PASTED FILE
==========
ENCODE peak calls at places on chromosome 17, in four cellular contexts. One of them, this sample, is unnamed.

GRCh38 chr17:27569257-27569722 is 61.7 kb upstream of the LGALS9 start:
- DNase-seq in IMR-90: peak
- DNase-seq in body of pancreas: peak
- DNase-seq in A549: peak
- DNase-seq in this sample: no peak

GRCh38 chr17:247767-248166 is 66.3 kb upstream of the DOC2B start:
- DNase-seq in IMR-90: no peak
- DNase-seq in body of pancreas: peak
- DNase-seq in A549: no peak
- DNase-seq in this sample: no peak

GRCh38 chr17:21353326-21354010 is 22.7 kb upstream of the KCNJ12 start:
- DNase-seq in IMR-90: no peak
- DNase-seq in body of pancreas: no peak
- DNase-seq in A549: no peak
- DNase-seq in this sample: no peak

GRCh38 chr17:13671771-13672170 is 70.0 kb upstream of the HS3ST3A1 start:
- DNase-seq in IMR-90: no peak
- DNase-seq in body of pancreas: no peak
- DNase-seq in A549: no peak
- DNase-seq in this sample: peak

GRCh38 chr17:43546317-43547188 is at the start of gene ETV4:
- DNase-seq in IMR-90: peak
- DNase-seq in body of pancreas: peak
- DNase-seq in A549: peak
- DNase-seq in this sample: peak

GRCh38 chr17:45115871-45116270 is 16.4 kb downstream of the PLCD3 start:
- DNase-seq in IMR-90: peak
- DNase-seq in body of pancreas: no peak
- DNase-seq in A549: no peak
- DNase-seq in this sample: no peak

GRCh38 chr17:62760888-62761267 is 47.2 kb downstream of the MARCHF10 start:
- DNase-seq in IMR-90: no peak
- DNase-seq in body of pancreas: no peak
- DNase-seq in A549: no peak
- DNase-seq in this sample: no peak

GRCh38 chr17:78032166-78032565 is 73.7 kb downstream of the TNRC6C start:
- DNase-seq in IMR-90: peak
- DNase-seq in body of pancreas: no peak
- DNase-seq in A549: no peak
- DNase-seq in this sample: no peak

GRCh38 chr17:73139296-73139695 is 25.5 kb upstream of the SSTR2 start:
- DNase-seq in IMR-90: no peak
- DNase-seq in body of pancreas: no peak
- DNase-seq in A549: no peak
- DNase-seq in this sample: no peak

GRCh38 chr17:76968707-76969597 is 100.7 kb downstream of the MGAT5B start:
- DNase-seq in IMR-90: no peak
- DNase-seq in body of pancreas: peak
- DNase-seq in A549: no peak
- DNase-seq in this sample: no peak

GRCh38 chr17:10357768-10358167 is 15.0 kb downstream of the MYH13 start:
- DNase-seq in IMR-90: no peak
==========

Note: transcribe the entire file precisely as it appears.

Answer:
ENCODE peak calls at places on chromosome 17, in four cellular contexts. One of them, this sample, is unnamed.

GRCh38 chr17:27569257-27569722 is 61.7 kb upstream of the LGALS9 start:
- DNase-seq in IMR-90: peak
- DNase-seq in body of pancreas: peak
- DNase-seq in A549: peak
- DNase-seq in this sample: no peak

GRCh38 chr17:247767-248166 is 66.3 kb upstream of the DOC2B start:
- DNase-seq in IMR-90: no peak
- DNase-seq in body of pancreas: peak
- DNase-seq in A549: no peak
- DNase-seq in this sample: no peak

GRCh38 chr17:21353326-21354010 is 22.7 kb upstream of the KCNJ12 start:
- DNase-seq in IMR-90: no peak
- DNase-seq in body of pancreas: no peak
- DNase-seq in A549: no peak
- DNase-seq in this sample: no peak

GRCh38 chr17:13671771-13672170 is 70.0 kb upstream of the HS3ST3A1 start:
- DNase-seq in IMR-90: no peak
- DNase-seq in body of pancreas: no peak
- DNase-seq in A549: no peak
- DNase-seq in this sample: peak

GRCh38 chr17:43546317-43547188 is at the start of gene ETV4:
- DNase-seq in IMR-90: peak
- DNase-seq in body of pancreas: peak
- DNase-seq in A549: peak
- DNase-seq in this sample: peak

GRCh38 chr17:45115871-45116270 is 16.4 kb downstream of the PLCD3 start:
- DNase-seq in IMR-90: peak
- DNase-seq in body of pancreas: no peak
- DNase-seq in A549: no peak
- DNase-seq in this sample: no peak

GRCh38 chr17:62760888-62761267 is 47.2 kb downstream of the MARCHF10 start:
- DNase-seq in IMR-90: no peak
- DNase-seq in body of pancreas: no peak
- DNase-seq in A549: no peak
- DNase-seq in this sample: no peak

GRCh38 chr17:78032166-78032565 is 73.7 kb downstream of the TNRC6C start:
- DNase-seq in IMR-90: peak
- DNase-seq in body of pancreas: no peak
- DNase-seq in A549: no peak
- DNase-seq in this sample: no peak

GRCh38 chr17:73139296-73139695 is 25.5 kb upstream of the SSTR2 start:
- DNase-seq in IMR-90: no peak
- DNase-seq in body of pancreas: no peak
- DNase-seq in A549: no peak
- DNase-seq in this sample: no peak

GRCh38 chr17:76968707-76969597 is 100.7 kb downstream of the MGAT5B start:
- DNase-seq in IMR-90: no peak
- DNase-seq in body of pancreas: peak
- DNase-seq in A549: no peak
- DNase-seq in this sample: no peak

GRCh38 chr17:10357768-10358167 is 15.0 kb downstream of the MYH13 start:
- DNase-seq in IMR-90: no peak